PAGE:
I’ve made some good friends and have had partook in many an adventure and while there have been high and lows how will always treasure my time in NZ and hold it close but the time has come to return to the UK and who knows I may realise that NZ was for me after all. But at the moment Im longing to walk down Market Street and go into Greg’s for a steak bake or chin wag and complain over a warm flat beer with Matt, or redeem my nector points and watch the BBC and take a walk in the British rain and wrap up warm not put on sun screen in Janaury. But at the same time I’m loving my time away and the experiences I’m living.

See you soon UK.

A Manchester Away from Home

Many people will know that Manchester has a special place in my heart. I love the city, the people, culture, bars and the location. It is truly the city of the Northwest and of the North. Despite what people in the Midlands and Whitehall feel, Manchester is the UKs second city not Glasgow or Birmingham.

Manchester has that town feel, nestled in a city environment. It’s big enough not to get dull but yet small enough to feel safe. I moved to Manchester as many do to become a student and fell in love with the place. Manchester has held me back over the years. I’ve turned down jobs and work because it would mean leaving the city, I almost called of the NZ trip as I didn’t want to wave goodbye to the city that I’ve called home for thirteen years. A city that is a kaleidoscope of activity.

While I’m not official one of her sons, I feel that I have a bond with the city. So why am I telling you this. Well it’s simple I have found the New Zealand version on Manchester. I’ve travelled around the two islands and fell in love with many places. Not so many in the north, but plenty in the south. I could see myself settling in Nelson, or living in Fox, Christchurch with its post earthquake decor has its appeal and as for Dunedin then I would have stayed if it hadn’t been for the job of returning the camper back to Auckland.

The trouble is I find myself in Wellington, and from the moment I drove into the city I knew I loved it. It has the look of a city but the feel of a community. There is a vibe. So as I look for work which is turning into a wild goose chase my mind tells me that I’m not pinned to a particular place. Unlike Manchester which saw me with a flat, friends, a life, thus making it more of a challenge to leave, in Wellington I am a Nomad, I have no ties and could seek employment anywhere in the country.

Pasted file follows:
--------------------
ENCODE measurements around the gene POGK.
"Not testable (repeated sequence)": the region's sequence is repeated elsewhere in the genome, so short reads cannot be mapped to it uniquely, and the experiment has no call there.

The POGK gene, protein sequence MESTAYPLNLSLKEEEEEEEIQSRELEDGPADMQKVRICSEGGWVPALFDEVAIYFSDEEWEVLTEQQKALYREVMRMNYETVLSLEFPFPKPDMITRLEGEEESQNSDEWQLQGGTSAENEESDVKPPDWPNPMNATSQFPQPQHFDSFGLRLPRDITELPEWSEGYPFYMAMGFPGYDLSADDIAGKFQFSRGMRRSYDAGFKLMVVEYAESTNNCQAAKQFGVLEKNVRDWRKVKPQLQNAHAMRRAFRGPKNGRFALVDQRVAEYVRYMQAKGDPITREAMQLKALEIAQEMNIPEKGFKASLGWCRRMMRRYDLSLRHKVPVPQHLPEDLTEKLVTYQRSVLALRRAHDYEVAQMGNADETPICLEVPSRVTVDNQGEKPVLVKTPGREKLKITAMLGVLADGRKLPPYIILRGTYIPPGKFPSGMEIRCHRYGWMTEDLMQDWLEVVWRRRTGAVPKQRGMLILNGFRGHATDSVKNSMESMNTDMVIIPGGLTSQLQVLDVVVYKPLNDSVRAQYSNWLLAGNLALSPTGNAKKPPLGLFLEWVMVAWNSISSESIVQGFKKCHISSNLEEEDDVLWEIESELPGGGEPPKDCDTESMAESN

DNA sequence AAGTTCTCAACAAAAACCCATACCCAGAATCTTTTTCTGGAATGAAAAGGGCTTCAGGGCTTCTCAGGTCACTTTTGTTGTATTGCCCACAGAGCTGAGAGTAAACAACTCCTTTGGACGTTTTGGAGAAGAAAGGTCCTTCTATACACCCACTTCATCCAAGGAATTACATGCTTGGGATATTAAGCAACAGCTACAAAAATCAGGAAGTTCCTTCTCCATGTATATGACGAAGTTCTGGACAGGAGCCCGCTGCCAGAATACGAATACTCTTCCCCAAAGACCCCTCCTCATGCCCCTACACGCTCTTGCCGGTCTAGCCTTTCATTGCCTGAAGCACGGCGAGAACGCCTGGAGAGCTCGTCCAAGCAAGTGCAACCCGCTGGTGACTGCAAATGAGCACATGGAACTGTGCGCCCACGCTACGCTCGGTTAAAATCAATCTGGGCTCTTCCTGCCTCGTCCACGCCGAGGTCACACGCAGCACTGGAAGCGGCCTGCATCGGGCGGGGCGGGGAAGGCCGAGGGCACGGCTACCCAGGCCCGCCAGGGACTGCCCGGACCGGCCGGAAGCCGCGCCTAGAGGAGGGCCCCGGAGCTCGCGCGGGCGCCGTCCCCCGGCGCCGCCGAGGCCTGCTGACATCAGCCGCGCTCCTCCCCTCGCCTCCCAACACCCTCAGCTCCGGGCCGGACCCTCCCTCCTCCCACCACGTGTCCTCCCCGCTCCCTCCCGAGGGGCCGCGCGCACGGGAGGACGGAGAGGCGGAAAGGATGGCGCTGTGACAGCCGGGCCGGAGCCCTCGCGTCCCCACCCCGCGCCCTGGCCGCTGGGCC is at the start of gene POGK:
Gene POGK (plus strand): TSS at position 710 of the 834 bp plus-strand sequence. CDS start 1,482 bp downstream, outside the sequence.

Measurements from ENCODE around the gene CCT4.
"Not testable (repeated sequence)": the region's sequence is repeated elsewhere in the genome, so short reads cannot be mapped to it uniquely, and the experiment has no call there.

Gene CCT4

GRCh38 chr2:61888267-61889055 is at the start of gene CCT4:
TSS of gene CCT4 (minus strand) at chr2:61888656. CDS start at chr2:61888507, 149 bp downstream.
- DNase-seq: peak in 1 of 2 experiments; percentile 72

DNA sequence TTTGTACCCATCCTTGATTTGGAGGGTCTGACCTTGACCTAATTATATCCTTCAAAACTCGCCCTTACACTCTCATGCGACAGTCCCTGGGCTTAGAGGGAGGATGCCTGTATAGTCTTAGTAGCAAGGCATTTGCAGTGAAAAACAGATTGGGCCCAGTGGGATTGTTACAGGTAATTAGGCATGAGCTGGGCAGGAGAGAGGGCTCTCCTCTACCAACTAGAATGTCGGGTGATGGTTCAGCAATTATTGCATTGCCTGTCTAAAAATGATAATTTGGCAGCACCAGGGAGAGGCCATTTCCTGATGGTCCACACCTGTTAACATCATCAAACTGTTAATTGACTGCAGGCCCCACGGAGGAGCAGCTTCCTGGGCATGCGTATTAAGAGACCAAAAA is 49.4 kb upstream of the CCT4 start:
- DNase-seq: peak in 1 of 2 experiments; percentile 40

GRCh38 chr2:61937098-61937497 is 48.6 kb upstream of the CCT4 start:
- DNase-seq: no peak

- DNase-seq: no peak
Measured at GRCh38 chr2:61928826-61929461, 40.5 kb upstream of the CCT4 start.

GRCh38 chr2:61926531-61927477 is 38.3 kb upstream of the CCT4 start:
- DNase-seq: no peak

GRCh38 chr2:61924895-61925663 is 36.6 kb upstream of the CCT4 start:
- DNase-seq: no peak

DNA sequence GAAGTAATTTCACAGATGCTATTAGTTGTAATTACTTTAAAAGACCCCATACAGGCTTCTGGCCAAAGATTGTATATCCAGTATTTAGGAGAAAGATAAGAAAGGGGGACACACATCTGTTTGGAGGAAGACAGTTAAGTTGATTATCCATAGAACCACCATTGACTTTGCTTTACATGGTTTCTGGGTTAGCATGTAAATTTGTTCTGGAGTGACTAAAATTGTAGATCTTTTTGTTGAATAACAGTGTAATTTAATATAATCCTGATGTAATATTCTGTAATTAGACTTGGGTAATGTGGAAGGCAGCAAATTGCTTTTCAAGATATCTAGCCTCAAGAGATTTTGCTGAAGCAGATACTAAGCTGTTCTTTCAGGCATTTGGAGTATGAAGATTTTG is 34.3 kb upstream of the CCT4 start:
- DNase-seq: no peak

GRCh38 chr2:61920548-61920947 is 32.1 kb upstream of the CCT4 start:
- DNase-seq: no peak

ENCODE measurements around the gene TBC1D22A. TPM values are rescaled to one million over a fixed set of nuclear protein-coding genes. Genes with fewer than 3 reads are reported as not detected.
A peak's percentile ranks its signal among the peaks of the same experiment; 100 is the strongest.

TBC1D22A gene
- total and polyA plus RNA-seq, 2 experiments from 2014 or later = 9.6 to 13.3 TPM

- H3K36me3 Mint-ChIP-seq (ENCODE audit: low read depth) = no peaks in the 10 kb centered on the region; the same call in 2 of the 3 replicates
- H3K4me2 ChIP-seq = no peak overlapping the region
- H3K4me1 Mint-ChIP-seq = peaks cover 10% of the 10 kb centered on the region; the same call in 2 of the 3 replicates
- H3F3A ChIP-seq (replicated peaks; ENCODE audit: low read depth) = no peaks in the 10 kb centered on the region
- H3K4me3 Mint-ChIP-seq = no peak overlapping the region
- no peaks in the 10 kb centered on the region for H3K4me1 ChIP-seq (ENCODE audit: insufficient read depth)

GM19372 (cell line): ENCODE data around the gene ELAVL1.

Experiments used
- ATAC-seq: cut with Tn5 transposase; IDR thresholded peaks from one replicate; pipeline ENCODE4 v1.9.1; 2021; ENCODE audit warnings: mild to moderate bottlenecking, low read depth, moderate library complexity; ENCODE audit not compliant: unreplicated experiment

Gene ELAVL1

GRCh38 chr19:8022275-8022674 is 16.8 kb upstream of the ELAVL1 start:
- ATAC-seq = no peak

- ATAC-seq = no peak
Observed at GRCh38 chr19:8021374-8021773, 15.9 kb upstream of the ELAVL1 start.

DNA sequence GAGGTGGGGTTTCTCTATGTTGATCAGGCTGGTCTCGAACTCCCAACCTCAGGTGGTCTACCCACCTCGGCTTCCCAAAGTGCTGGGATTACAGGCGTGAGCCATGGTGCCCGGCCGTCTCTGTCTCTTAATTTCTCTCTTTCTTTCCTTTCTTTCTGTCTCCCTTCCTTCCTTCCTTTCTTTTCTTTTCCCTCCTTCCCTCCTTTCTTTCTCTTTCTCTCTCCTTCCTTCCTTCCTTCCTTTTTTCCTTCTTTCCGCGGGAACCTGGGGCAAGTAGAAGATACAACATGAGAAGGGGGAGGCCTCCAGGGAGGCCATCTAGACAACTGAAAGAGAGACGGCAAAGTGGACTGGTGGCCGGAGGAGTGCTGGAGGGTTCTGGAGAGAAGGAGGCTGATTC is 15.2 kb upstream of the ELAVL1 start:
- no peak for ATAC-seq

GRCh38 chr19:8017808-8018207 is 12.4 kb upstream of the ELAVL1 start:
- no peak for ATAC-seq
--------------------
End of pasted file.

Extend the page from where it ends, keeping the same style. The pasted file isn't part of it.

However as I trawl through the job adverts for any vacancies which I slowly begrudgingly widen my search past the Hutt valley and across the Cook Straight I find myself thinking, sure I could work here, but I couldn’t live here. Wellington has grabbed my heart and I think that if I had ignored the city then I would now be in Nelson or Blenheim happily picking fruit and bottling wine to pay my way.

It’s funny how cities or towns grab you. The way they make you form an opinion. I would never live in London, I can’t stand it and the only other cities in the UK I could live in at a push would be Newcastle or Glasgow. With NZ I no longer think I could live in Nelson, or Fox. Why would you, when you could have the atmosphere and community of those places with a backdrop and playground of a city. I have often said I would love to live in north Wales, but I know deep down I’m a city dweller. After three weeks in the West Country the site of Dunedin was very welcomed. I felt like I was home. There is something about a city that makes you feel whole. You can be united without having anything todo with the other residents. Sure I love the isolation of rural settlements, but I’d get bored all to easily. Walking the mountains would become mundane and the norm, popping into the post office or the local bar to catch up on the latest gossip becomes your highlight of the day. No. A city you have a life which you control and can step away from. The backdrops of mountains never tire as you only visit occasionally to take a break and step back from the bust activity of city life.

You can draw so many parallels its almost scary. Wellington is small, thriving, arty, it has a student population, great night life, wonderful buildings, fantastic transport links, lots of suburbs with there own culture and identity and flying rats (pigeons) You would be forgiven if you thought I was talking about Manchester when describing Wellington with the exception of the beach, harbour and sea.

Manchester is a cool place which I miss fondly, but now I have found Wellington and like Manchester I feel this is the place I want to be.